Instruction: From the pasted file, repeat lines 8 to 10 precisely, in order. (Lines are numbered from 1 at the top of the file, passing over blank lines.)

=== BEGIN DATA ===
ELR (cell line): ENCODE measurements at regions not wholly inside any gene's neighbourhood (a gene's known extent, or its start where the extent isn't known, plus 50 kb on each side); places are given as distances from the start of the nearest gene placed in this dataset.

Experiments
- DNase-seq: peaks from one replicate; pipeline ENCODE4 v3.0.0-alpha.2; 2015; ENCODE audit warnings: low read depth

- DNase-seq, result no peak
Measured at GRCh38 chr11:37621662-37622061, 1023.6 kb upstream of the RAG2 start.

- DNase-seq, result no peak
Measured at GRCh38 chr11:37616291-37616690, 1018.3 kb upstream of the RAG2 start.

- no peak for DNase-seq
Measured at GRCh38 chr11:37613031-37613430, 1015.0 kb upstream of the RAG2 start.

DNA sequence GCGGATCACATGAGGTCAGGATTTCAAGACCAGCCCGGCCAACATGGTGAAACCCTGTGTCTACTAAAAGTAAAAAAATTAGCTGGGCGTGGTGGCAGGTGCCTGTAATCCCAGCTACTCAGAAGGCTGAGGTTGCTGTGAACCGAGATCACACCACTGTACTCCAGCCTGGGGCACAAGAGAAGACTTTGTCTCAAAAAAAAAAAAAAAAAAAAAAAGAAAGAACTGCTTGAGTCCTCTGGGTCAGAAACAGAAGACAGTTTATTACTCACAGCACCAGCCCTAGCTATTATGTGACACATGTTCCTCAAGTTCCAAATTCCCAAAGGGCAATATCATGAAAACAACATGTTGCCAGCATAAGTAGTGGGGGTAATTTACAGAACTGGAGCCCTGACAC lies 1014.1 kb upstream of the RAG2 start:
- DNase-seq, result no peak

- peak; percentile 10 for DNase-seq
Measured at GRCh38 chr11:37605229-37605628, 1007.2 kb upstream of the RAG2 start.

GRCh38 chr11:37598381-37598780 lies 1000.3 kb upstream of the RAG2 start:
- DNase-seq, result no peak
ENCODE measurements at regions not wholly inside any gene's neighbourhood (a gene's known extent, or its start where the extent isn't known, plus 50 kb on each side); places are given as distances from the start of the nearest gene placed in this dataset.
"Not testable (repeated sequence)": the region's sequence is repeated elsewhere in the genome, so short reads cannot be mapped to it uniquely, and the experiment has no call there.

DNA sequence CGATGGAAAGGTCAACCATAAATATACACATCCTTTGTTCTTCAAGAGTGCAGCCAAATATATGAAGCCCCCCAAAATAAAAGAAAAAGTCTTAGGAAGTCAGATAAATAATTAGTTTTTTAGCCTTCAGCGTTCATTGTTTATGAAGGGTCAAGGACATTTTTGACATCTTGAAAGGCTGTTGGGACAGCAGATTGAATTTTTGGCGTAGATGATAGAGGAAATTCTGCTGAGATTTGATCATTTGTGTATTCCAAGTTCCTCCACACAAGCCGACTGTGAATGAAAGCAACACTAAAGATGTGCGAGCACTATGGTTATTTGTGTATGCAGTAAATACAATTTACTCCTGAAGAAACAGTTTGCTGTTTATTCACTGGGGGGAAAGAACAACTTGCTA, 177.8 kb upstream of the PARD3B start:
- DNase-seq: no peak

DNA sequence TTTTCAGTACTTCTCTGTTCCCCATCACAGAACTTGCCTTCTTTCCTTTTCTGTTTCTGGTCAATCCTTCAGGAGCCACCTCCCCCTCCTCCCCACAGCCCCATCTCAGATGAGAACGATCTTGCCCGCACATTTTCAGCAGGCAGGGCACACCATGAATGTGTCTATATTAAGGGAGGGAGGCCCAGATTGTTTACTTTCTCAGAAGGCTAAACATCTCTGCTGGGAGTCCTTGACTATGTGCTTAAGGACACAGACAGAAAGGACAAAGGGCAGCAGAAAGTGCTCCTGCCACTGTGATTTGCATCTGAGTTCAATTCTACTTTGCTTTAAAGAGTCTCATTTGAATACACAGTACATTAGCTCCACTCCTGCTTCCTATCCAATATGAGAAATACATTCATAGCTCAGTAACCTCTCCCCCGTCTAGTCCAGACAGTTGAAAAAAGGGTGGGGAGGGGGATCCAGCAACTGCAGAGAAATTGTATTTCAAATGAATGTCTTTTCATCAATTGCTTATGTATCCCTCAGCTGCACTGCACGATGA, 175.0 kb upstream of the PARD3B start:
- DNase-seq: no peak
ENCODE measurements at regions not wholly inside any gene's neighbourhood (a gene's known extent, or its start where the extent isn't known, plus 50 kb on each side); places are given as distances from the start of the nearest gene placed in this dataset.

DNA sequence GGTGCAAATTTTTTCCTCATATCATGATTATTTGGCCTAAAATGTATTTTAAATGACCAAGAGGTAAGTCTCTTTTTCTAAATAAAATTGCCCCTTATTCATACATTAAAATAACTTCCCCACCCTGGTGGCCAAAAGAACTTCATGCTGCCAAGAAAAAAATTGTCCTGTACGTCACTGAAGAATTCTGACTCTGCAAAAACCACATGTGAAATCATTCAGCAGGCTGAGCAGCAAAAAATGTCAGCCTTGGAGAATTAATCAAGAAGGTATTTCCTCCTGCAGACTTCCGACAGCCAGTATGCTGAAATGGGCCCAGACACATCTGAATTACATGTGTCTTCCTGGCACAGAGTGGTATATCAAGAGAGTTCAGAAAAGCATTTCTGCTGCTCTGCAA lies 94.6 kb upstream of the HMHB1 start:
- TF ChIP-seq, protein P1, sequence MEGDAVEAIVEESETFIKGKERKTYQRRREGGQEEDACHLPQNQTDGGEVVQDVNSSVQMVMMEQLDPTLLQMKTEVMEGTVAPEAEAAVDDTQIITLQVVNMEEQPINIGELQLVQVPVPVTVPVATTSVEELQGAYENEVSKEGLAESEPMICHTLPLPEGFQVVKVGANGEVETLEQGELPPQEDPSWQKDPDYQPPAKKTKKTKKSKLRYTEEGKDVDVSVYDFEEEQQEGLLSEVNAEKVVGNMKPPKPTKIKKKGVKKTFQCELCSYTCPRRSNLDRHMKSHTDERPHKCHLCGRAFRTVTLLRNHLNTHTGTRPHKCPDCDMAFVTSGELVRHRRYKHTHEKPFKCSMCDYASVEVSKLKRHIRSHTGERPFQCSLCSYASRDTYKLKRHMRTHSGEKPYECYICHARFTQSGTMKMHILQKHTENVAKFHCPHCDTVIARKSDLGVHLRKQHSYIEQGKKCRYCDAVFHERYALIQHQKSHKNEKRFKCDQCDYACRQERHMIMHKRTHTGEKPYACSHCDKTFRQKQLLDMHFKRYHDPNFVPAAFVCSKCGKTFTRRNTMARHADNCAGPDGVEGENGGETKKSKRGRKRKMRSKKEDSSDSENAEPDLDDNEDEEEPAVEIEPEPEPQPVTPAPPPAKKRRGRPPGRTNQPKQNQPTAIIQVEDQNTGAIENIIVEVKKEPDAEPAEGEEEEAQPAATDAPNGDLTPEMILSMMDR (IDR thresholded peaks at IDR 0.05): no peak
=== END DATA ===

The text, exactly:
- no peak for DNase-seq
Measured at GRCh38 chr11:37613031-37613430, 1015.0 kb upstream of the RAG2 start.

DNA sequence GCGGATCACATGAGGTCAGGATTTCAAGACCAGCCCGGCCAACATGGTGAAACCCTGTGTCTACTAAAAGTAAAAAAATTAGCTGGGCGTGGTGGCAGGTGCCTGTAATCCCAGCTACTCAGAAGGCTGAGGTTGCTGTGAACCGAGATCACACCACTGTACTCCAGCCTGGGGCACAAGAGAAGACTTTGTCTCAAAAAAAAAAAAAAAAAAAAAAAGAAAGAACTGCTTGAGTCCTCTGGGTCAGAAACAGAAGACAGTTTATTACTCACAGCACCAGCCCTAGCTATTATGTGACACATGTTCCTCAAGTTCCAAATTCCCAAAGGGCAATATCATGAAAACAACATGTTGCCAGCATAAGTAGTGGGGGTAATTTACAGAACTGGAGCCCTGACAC lies 1014.1 kb upstream of the RAG2 start: